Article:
Grit of Women by Jack London
A Couple's Tale Of Survival
Grit of Women by Jack London recounts the events that happen in a turn of the century prospecting town in the frozen northlands. When the Klondike town of 40 Miles is facing starvation it is up to Sitka Charley and his purchased wife, Pussak to go for help. It's a daunting, suicidal mission but one that must be made if anyone in the settlement is going to survive the merciless winter months.
Sitka Charley, A True Story?
What makes Jack London's story Grit of Women even more poignant than it already is, is that it just might be true. It has been well established that London used real life people and real events to base many of his stories on and the character if Sitka Charley shows up in more than one of London's tales of the Klondike. Could this tragic tale of love found and love lost possibly be true?
An Homage To Women
Jack London's short story, Grit Of Women, is obviously a salute to womankind whom London held in extremely high esteem. Although his childhood relationships with both his own mother and grandmother was far from intimate, he adored his nanny, Virginia Prentiss, and remained close with her for the rest of her life. When London reached the Klondike himself, some of the first stories he heard was of the native women and of their extreme 'grit' and loyalty. Toughness was one of the things that London, a noted adventurer himself, admired in anyone and doubly so in a woman for it just added to their stock in his mind. Jack London was clearly a great admirer of women and their strength.
Jack London Loved to Love
Grit of Women is also another clear demonstration of Jack London's love of being in love. His own daughter has been quoted as saying that London's childhood lacked affection from his mother and probably caused her father to be in love with the idea of being in love. Great writers write from what they know, from their own experiences so it makes sense that London would try to satisfy his need for a world in which romantic love was an all powerful force through his stories.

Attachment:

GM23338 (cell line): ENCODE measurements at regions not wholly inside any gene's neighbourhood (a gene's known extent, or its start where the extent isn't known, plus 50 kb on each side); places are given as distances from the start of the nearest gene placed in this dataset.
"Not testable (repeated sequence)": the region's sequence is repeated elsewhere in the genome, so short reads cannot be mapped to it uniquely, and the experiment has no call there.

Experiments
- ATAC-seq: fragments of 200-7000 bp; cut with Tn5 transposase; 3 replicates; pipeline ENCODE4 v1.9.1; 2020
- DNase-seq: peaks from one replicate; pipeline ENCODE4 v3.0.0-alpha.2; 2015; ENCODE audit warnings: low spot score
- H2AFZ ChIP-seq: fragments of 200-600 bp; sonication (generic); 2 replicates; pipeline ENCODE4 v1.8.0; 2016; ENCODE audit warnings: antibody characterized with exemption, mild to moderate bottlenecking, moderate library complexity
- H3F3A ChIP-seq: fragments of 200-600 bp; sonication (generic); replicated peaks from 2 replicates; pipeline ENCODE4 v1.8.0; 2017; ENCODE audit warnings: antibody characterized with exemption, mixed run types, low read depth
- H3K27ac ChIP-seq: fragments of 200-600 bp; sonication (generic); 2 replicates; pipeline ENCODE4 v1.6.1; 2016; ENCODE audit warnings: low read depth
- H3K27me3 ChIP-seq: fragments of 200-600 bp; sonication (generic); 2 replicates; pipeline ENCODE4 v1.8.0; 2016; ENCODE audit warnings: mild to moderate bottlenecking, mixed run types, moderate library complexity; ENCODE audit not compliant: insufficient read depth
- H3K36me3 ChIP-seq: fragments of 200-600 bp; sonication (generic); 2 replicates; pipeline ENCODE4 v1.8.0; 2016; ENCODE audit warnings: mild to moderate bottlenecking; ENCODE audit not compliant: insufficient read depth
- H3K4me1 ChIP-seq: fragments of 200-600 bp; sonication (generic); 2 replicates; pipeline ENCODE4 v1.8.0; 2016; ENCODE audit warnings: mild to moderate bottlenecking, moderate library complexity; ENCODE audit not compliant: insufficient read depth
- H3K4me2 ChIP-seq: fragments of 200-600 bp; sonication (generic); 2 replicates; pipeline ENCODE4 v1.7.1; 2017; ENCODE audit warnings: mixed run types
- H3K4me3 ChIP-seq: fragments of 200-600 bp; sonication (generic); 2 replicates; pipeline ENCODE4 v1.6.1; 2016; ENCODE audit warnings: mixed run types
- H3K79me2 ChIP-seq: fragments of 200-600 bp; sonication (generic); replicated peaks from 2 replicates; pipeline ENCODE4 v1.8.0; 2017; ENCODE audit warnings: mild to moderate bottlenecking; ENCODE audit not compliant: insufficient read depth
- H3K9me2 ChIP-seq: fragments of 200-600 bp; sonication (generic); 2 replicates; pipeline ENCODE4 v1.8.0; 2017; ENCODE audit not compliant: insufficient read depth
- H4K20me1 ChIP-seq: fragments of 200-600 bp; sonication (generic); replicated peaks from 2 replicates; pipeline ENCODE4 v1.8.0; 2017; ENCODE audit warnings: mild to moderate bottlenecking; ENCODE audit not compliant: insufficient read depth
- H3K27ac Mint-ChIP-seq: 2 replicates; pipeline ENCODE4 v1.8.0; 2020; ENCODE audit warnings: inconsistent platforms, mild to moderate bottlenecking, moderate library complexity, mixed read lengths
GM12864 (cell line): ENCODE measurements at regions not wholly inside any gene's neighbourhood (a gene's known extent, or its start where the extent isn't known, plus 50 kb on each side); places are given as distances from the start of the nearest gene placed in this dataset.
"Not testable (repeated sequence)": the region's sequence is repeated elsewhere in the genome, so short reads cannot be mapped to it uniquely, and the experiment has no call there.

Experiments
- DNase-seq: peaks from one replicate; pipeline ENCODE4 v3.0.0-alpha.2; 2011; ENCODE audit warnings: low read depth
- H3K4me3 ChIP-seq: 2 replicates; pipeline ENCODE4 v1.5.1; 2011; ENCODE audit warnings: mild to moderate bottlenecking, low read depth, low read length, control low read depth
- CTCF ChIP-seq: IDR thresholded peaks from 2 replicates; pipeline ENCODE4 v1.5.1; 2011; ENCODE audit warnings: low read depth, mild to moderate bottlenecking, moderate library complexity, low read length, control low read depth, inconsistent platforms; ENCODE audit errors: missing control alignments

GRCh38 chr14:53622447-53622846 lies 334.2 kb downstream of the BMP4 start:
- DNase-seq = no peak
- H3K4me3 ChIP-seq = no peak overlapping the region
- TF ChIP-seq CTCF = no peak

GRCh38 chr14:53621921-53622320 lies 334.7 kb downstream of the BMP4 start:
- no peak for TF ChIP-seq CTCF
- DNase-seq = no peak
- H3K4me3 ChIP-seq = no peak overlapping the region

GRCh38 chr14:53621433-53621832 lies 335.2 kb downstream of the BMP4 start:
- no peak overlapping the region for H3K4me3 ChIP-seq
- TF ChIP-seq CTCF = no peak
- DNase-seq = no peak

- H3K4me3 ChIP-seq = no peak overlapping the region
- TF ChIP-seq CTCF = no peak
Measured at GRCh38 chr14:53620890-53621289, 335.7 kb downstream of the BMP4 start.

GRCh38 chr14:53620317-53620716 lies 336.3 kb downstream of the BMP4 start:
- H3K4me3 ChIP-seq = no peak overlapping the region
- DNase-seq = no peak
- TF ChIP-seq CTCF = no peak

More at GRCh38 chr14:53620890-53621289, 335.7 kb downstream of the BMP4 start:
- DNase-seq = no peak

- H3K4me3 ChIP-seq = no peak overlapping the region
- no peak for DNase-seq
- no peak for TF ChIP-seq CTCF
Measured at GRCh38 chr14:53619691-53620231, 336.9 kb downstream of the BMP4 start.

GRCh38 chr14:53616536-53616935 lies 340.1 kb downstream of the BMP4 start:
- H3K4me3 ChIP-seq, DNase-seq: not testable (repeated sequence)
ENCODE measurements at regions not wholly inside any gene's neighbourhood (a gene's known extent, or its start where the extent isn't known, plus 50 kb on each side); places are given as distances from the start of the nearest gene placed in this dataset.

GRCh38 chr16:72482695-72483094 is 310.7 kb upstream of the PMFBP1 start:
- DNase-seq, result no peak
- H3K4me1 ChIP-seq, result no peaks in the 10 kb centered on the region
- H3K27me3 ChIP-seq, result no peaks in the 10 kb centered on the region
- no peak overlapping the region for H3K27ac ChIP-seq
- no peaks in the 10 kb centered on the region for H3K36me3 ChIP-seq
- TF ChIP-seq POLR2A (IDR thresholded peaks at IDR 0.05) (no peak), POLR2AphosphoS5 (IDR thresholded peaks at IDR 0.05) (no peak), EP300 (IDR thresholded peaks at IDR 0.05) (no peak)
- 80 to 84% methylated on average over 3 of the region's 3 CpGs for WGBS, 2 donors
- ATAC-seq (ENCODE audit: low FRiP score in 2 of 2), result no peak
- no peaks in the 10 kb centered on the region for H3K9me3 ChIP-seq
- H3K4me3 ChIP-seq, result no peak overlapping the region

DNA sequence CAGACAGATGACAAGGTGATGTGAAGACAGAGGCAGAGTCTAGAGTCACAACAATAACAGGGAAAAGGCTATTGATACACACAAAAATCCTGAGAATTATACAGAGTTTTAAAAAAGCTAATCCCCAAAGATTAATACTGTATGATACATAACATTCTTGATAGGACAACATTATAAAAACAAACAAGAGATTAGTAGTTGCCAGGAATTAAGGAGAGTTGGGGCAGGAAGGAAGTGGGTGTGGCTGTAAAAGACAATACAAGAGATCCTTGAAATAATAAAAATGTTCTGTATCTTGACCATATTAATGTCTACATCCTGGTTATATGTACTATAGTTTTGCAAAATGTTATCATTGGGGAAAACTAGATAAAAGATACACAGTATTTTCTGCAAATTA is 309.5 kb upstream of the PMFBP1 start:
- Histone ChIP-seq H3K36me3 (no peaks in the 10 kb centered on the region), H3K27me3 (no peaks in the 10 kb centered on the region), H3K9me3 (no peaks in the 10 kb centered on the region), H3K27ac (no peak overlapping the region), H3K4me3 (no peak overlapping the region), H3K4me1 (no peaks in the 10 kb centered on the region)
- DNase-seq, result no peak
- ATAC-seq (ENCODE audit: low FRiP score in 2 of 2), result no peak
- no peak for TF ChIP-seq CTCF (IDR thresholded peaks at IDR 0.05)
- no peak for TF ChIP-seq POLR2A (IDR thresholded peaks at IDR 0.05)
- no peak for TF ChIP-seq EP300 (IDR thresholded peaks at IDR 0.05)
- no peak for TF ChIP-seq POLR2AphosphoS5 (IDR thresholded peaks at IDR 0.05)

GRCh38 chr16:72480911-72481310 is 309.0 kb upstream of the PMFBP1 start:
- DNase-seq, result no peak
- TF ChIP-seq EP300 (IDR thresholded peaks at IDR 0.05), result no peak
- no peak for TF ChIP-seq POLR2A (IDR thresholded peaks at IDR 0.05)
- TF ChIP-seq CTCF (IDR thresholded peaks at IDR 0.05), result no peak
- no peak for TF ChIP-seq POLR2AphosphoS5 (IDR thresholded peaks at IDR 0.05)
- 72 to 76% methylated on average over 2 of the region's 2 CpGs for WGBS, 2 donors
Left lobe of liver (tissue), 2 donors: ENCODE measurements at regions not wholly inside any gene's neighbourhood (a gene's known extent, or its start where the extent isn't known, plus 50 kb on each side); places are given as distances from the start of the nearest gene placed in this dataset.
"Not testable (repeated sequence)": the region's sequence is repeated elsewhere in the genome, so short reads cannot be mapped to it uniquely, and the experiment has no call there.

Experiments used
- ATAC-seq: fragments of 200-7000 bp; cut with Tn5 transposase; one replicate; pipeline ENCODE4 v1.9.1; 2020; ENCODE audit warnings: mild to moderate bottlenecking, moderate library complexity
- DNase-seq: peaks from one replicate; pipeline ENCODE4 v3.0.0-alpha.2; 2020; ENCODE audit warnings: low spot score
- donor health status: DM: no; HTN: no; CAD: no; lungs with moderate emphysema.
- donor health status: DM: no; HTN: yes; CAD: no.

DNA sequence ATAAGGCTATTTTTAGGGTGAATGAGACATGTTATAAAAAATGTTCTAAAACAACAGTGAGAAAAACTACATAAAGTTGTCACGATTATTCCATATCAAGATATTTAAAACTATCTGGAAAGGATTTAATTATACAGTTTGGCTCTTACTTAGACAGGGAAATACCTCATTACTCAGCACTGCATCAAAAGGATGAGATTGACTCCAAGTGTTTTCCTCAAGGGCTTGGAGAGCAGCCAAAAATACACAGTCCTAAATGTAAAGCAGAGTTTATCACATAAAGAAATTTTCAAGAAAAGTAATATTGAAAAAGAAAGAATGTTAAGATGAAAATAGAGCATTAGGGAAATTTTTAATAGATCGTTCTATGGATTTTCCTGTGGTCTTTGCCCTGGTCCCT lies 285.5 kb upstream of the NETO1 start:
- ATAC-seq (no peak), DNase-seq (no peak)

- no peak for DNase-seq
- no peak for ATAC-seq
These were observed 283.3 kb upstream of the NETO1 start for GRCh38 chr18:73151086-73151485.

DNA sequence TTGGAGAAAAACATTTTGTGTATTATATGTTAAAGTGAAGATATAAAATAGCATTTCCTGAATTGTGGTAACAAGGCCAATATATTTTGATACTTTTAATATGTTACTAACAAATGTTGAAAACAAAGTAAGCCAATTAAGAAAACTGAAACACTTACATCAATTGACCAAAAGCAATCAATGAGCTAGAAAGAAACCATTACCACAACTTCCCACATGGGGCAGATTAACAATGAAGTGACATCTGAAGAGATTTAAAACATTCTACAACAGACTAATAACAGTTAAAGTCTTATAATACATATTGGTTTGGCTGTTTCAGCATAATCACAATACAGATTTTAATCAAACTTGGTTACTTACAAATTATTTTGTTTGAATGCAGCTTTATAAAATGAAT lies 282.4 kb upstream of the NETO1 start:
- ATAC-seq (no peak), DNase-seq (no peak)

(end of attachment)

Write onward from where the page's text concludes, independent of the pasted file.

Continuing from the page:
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In this story, Puauk, the native woman that Sitka Charley takes as his wife, is so in love with him, so utterly devoted to him that she not only starves herself to death but also refuses to feed her own starving brother so that her husband may go on living. Yowsers that's love.
Another Sitka Charley Story by Jack London
Though Jack London is famous for his novels, short stories, and essays, he also tried his hand as a playwright. Success in the theatrical world eluded him, however. He managed to publish a handful of plays during his career, but none were considered worthy of production during his lifetime. Scorn of Women, one of these forgotten plays, was published in book form in 1906. It is an adaptation of an earlier short story of the same name which is included in London's 1901 collection The God of His Fathers. While the original story is quite entertaining and engaging, much of its charms have been lost in translation for the stage.
Floyd Vanderlip has struck it rich in the Klondike Gold Rush. Not only does he enjoy an abundance of wealth, but he also finds himself with an abundance of women. He is all fired up to leave Dawson with a Hungarian beauty, but two other ladies try their utmost to hinder his departure. The lovely and respectable Mrs. Eppingwell, despite having a husband, begins to show an interest in him, as does Freda Moloof, a gorgeous Greek dancer and reputed man-eater. Little does Floyd know that the sudden outpouring of affection from these two beauties is only a ruse meant to detain him from fleeing with his mistress, just long enough for his fiancée Flossie, en route from the lower 48, to arrive in Dawson and claim her man.